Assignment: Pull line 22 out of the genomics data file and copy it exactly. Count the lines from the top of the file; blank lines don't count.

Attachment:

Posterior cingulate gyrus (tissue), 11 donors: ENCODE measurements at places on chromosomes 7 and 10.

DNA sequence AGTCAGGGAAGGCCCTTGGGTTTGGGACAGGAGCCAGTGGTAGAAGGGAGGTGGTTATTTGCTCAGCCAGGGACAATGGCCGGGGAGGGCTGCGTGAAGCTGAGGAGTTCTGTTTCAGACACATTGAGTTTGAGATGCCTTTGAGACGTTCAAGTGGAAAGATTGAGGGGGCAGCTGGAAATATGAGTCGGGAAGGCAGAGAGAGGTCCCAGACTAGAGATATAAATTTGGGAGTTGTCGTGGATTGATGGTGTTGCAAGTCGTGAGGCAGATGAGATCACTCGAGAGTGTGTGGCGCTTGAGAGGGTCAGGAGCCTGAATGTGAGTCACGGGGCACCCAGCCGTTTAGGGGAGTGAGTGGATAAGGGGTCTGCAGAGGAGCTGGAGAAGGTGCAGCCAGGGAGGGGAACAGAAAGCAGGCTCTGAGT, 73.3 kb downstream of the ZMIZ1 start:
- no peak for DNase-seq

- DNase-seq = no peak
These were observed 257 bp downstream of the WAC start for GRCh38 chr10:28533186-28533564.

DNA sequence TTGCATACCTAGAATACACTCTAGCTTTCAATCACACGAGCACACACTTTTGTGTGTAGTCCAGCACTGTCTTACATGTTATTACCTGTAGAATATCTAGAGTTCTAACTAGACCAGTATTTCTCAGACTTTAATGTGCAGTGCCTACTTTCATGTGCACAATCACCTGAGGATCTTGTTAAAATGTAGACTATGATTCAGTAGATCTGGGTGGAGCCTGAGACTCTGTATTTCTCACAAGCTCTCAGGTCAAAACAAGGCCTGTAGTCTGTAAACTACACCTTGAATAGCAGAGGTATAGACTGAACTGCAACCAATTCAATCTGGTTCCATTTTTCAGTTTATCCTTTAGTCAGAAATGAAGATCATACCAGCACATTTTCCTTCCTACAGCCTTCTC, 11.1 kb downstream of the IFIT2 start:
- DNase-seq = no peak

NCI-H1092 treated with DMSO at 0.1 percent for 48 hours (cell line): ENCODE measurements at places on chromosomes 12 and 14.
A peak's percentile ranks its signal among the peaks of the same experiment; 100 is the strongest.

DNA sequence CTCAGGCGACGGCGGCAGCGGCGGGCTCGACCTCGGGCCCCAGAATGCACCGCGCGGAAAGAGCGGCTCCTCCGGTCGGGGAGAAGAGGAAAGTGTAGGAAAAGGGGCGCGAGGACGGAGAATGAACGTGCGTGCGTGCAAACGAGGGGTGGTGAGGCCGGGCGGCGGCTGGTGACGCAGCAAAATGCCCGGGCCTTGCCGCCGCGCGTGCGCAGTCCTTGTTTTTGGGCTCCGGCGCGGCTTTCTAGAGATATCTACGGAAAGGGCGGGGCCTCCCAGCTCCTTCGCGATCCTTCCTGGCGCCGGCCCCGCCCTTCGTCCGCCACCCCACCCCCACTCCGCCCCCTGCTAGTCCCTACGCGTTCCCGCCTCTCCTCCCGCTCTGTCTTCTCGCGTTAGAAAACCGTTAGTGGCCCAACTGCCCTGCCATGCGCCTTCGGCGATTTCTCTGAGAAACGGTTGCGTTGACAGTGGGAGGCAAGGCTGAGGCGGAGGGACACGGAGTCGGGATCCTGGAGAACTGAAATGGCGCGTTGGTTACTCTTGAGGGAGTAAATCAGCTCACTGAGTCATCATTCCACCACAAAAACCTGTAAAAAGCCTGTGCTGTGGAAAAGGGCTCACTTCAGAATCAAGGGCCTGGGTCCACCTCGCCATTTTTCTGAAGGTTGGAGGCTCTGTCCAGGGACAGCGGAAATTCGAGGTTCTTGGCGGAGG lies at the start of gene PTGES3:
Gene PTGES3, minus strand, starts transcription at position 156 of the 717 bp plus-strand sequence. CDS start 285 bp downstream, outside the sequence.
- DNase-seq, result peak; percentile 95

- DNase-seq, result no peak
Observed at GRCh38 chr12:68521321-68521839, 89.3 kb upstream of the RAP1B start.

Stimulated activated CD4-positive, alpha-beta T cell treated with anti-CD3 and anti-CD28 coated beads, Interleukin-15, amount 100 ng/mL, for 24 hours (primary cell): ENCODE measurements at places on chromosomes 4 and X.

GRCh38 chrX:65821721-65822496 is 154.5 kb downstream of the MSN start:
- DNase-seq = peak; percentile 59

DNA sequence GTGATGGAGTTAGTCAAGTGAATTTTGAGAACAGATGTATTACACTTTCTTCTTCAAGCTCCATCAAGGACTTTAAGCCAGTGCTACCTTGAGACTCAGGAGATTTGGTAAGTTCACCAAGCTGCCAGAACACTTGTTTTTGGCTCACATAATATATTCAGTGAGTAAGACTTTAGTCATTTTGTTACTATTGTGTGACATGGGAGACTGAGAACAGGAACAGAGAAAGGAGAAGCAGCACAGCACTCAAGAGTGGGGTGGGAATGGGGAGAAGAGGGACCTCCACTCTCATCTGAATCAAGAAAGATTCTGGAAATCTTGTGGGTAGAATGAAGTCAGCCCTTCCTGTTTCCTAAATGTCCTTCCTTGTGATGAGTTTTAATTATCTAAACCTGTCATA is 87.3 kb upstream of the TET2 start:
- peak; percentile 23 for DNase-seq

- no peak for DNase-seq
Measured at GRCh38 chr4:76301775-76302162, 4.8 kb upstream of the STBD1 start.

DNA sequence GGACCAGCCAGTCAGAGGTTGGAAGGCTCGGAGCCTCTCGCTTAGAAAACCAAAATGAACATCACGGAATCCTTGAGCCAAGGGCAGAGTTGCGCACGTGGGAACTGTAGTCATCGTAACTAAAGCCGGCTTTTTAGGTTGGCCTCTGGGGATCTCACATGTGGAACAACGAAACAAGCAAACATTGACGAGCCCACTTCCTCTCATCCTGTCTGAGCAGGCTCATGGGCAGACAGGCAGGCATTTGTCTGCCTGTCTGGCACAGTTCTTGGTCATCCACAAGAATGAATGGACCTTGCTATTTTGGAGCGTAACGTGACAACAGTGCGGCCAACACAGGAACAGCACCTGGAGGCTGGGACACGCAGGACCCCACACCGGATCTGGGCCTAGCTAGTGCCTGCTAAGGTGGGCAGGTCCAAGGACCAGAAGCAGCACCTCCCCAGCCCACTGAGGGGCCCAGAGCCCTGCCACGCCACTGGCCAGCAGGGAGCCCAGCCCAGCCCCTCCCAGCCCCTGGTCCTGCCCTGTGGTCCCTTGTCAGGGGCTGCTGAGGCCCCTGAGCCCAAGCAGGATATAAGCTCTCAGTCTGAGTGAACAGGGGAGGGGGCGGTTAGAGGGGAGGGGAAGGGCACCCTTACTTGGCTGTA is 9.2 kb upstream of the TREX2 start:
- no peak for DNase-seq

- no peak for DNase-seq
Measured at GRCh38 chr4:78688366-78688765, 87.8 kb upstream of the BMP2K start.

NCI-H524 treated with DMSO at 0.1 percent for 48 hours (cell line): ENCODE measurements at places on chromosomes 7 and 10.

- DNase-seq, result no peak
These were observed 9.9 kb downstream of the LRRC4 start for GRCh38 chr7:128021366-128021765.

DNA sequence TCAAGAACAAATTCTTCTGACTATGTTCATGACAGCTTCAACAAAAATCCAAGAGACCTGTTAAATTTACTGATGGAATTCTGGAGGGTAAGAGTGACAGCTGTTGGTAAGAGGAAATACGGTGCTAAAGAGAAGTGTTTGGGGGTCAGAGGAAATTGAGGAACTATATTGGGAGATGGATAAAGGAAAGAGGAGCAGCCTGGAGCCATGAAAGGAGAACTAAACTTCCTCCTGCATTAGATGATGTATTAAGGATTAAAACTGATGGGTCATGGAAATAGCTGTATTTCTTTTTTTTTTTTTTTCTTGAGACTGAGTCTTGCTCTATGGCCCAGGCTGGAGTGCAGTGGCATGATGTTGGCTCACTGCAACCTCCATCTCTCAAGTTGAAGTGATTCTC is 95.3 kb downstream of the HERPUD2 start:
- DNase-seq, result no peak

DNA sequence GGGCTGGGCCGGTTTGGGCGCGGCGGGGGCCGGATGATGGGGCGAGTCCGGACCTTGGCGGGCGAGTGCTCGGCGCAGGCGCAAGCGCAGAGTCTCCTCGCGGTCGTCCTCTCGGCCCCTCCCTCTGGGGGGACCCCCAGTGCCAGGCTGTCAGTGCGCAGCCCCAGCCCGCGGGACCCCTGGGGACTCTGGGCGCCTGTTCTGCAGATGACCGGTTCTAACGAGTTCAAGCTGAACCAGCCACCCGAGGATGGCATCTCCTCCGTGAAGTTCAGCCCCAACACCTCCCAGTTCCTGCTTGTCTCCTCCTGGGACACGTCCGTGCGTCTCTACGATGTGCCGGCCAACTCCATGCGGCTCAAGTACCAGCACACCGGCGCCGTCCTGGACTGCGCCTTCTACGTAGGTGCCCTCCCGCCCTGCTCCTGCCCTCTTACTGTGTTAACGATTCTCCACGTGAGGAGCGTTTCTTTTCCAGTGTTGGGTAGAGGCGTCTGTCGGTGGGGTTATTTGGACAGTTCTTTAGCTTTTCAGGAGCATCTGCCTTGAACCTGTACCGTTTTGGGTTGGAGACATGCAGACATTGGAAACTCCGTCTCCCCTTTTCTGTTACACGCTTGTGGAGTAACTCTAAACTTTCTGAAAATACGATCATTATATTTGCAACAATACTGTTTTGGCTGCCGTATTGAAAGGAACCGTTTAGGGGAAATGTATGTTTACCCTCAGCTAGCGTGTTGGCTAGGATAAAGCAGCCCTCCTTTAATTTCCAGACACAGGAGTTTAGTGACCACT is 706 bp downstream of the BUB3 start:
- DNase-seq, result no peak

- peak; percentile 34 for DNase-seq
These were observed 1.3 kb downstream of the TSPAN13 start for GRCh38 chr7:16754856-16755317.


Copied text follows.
DNA sequence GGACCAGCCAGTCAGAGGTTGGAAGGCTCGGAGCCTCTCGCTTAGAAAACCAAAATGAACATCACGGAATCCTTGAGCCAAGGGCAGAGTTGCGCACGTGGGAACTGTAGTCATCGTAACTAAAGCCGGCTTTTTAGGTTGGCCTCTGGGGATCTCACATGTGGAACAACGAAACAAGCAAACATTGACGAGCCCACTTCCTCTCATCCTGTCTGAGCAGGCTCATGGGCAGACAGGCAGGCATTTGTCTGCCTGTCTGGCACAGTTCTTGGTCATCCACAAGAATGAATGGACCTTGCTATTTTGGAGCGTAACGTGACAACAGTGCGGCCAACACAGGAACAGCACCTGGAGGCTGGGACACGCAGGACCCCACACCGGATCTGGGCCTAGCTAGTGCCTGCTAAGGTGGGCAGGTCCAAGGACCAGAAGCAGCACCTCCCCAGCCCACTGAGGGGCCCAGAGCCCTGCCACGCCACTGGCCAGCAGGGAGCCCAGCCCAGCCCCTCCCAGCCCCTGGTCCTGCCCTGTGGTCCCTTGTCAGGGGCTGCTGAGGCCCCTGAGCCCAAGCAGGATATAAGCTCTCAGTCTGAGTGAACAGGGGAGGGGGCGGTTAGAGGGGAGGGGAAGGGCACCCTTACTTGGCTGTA is 9.2 kb upstream of the TREX2 start: